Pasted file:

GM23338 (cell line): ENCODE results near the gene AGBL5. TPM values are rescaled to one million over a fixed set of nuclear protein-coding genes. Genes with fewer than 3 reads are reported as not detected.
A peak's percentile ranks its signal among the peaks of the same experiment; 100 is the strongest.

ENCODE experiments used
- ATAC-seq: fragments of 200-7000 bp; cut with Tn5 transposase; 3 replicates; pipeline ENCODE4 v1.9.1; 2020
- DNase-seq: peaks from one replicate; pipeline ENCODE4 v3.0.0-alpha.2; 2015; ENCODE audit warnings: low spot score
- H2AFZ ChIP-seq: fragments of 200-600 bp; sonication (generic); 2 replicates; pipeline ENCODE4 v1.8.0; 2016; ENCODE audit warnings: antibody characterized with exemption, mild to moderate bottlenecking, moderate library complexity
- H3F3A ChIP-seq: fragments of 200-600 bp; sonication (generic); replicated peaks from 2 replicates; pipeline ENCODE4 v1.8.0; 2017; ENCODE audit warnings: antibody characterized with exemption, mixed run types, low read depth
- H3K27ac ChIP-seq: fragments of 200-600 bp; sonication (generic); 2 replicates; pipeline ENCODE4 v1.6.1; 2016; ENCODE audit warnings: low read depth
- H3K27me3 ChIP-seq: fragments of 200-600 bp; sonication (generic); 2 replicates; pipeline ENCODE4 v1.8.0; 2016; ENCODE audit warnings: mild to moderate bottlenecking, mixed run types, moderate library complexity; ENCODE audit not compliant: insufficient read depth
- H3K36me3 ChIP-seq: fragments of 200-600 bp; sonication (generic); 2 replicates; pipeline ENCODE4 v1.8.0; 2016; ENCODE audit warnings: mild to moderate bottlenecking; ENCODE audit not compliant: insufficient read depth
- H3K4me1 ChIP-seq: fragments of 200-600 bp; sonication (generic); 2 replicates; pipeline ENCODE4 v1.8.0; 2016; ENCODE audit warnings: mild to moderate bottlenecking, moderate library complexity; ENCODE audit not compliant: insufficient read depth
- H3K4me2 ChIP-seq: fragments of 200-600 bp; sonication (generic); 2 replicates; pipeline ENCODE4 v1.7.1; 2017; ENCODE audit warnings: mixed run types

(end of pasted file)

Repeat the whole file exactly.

GM23338 (cell line): ENCODE results near the gene AGBL5. TPM values are rescaled to one million over a fixed set of nuclear protein-coding genes. Genes with fewer than 3 reads are reported as not detected.
A peak's percentile ranks its signal among the peaks of the same experiment; 100 is the strongest.

ENCODE experiments used
- ATAC-seq: fragments of 200-7000 bp; cut with Tn5 transposase; 3 replicates; pipeline ENCODE4 v1.9.1; 2020
- DNase-seq: peaks from one replicate; pipeline ENCODE4 v3.0.0-alpha.2; 2015; ENCODE audit warnings: low spot score
- H2AFZ ChIP-seq: fragments of 200-600 bp; sonication (generic); 2 replicates; pipeline ENCODE4 v1.8.0; 2016; ENCODE audit warnings: antibody characterized with exemption, mild to moderate bottlenecking, moderate library complexity
- H3F3A ChIP-seq: fragments of 200-600 bp; sonication (generic); replicated peaks from 2 replicates; pipeline ENCODE4 v1.8.0; 2017; ENCODE audit warnings: antibody characterized with exemption, mixed run types, low read depth
- H3K27ac ChIP-seq: fragments of 200-600 bp; sonication (generic); 2 replicates; pipeline ENCODE4 v1.6.1; 2016; ENCODE audit warnings: low read depth
- H3K27me3 ChIP-seq: fragments of 200-600 bp; sonication (generic); 2 replicates; pipeline ENCODE4 v1.8.0; 2016; ENCODE audit warnings: mild to moderate bottlenecking, mixed run types, moderate library complexity; ENCODE audit not compliant: insufficient read depth
- H3K36me3 ChIP-seq: fragments of 200-600 bp; sonication (generic); 2 replicates; pipeline ENCODE4 v1.8.0; 2016; ENCODE audit warnings: mild to moderate bottlenecking; ENCODE audit not compliant: insufficient read depth
- H3K4me1 ChIP-seq: fragments of 200-600 bp; sonication (generic); 2 replicates; pipeline ENCODE4 v1.8.0; 2016; ENCODE audit warnings: mild to moderate bottlenecking, moderate library complexity; ENCODE audit not compliant: insufficient read depth
- H3K4me2 ChIP-seq: fragments of 200-600 bp; sonication (generic); 2 replicates; pipeline ENCODE4 v1.7.1; 2017; ENCODE audit warnings: mixed run types